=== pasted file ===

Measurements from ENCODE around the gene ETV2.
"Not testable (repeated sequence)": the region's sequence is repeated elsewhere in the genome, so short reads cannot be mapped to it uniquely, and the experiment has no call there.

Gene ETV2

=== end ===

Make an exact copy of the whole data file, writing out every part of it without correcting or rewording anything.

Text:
Measurements from ENCODE around the gene ETV2.
"Not testable (repeated sequence)": the region's sequence is repeated elsewhere in the genome, so short reads cannot be mapped to it uniquely, and the experiment has no call there.

Gene ETV2